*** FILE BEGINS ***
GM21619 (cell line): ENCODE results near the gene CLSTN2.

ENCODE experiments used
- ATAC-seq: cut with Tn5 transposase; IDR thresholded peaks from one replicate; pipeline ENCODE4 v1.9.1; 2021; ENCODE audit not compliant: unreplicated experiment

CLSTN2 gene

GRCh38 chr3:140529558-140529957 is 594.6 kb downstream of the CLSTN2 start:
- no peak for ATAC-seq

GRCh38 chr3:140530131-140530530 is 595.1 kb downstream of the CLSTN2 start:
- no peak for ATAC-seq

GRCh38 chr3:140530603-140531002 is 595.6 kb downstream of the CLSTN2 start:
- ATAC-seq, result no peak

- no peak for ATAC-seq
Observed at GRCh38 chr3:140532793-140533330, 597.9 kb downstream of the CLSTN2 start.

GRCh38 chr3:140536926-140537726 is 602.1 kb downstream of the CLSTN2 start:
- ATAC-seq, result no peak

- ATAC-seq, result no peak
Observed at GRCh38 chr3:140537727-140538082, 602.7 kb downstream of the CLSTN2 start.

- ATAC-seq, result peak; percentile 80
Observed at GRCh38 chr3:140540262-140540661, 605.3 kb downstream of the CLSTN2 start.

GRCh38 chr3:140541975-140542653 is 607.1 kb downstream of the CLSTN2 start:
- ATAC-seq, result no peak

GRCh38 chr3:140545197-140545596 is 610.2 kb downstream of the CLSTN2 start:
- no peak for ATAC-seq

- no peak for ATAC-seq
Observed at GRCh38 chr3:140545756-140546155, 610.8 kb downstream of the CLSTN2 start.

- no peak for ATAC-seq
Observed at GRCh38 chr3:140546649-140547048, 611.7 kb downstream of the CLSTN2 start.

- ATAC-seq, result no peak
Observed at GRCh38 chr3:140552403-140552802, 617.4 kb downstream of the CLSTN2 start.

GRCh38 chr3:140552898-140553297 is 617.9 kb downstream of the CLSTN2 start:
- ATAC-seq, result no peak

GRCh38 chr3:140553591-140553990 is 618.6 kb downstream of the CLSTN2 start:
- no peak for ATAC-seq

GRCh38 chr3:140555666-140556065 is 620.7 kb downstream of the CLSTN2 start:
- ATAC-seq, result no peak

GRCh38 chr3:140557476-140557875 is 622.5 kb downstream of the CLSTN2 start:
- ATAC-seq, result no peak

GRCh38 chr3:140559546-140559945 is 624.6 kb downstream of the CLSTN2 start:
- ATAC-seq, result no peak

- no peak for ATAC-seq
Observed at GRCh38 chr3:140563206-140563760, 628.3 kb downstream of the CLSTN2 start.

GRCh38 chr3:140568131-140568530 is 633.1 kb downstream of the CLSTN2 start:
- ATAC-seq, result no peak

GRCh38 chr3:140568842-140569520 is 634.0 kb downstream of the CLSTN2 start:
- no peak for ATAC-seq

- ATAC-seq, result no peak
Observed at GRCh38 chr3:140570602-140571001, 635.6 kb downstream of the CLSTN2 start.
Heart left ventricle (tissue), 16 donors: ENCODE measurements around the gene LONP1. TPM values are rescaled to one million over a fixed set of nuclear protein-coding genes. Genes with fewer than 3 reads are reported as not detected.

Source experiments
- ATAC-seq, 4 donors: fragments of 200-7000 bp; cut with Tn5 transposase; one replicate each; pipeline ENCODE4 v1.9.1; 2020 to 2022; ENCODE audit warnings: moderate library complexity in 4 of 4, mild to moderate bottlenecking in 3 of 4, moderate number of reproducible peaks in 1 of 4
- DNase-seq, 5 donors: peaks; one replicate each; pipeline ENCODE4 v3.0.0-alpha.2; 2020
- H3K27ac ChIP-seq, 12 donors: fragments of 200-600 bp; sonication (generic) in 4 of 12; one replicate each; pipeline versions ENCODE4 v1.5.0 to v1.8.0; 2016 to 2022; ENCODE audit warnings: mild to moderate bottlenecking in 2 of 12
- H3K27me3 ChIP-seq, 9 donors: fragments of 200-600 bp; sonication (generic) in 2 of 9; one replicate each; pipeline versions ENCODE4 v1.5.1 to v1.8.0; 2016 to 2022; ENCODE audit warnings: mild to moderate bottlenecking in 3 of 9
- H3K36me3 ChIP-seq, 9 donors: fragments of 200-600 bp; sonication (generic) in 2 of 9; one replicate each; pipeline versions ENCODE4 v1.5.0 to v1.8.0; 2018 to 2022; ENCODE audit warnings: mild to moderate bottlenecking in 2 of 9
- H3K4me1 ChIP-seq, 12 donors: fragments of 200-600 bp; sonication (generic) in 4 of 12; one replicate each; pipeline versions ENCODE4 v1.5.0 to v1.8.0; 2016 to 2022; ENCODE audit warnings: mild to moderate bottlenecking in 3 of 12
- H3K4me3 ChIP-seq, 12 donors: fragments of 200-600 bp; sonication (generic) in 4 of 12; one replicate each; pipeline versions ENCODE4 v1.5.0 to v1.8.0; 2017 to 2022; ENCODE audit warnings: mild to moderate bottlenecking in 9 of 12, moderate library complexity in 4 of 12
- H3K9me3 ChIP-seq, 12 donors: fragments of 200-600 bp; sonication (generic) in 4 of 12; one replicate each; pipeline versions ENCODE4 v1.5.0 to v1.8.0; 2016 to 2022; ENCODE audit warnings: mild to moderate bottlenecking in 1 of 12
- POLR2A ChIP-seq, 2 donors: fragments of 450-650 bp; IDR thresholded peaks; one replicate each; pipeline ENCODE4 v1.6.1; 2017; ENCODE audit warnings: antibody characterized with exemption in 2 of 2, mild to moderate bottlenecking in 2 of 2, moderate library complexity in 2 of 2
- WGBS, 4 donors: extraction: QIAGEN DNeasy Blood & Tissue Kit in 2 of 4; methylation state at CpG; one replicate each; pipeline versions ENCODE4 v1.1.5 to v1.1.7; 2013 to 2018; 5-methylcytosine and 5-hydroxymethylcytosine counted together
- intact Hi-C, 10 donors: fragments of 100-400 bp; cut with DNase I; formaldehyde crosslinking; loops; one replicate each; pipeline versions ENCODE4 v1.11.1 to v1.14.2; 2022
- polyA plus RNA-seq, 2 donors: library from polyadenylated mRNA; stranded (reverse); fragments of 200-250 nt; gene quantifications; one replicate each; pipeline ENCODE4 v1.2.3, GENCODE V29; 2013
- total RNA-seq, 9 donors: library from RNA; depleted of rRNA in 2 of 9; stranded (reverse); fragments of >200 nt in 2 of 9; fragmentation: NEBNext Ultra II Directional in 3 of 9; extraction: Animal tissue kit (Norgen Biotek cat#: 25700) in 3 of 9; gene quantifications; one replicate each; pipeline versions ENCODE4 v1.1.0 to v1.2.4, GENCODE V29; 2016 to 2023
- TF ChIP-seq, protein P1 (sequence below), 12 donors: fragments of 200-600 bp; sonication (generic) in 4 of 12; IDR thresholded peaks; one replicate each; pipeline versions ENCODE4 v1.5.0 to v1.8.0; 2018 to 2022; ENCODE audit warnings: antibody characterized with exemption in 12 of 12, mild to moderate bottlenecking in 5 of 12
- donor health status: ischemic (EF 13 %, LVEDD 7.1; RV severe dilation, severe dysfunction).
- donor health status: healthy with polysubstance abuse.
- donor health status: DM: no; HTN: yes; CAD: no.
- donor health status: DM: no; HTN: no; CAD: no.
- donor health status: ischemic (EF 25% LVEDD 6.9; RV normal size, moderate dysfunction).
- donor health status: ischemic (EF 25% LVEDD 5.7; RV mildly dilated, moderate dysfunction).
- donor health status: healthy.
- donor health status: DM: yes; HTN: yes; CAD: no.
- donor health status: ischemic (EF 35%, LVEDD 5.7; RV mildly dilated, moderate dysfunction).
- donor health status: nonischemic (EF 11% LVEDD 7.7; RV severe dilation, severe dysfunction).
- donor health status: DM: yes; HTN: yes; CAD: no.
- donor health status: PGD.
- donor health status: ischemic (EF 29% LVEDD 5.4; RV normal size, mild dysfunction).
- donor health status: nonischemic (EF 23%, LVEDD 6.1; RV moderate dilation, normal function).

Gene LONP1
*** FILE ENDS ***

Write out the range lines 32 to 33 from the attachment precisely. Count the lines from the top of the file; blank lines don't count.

- no peak for ATAC-seq

GRCh38 chr3:140555666-140556065 is 620.7 kb downstream of the CLSTN2 start: